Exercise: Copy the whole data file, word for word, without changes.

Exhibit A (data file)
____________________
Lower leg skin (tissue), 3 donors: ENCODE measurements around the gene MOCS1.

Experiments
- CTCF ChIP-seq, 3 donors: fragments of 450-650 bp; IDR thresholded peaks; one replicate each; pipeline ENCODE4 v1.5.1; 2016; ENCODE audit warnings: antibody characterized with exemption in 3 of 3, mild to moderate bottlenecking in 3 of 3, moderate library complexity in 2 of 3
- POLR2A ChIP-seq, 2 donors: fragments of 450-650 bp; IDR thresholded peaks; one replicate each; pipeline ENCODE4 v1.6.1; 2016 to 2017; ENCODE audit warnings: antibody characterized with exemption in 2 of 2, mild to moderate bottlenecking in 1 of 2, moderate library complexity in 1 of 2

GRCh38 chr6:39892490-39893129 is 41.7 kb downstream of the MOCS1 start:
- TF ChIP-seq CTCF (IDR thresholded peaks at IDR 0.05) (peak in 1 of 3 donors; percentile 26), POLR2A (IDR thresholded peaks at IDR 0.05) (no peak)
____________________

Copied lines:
Lower leg skin (tissue), 3 donors: ENCODE measurements around the gene MOCS1.

Experiments
- CTCF ChIP-seq, 3 donors: fragments of 450-650 bp; IDR thresholded peaks; one replicate each; pipeline ENCODE4 v1.5.1; 2016; ENCODE audit warnings: antibody characterized with exemption in 3 of 3, mild to moderate bottlenecking in 3 of 3, moderate library complexity in 2 of 3
- POLR2A ChIP-seq, 2 donors: fragments of 450-650 bp; IDR thresholded peaks; one replicate each; pipeline ENCODE4 v1.6.1; 2016 to 2017; ENCODE audit warnings: antibody characterized with exemption in 2 of 2, mild to moderate bottlenecking in 1 of 2, moderate library complexity in 1 of 2

GRCh38 chr6:39892490-39893129 is 41.7 kb downstream of the MOCS1 start:
- TF ChIP-seq CTCF (IDR thresholded peaks at IDR 0.05) (peak in 1 of 3 donors; percentile 26), POLR2A (IDR thresholded peaks at IDR 0.05) (no peak)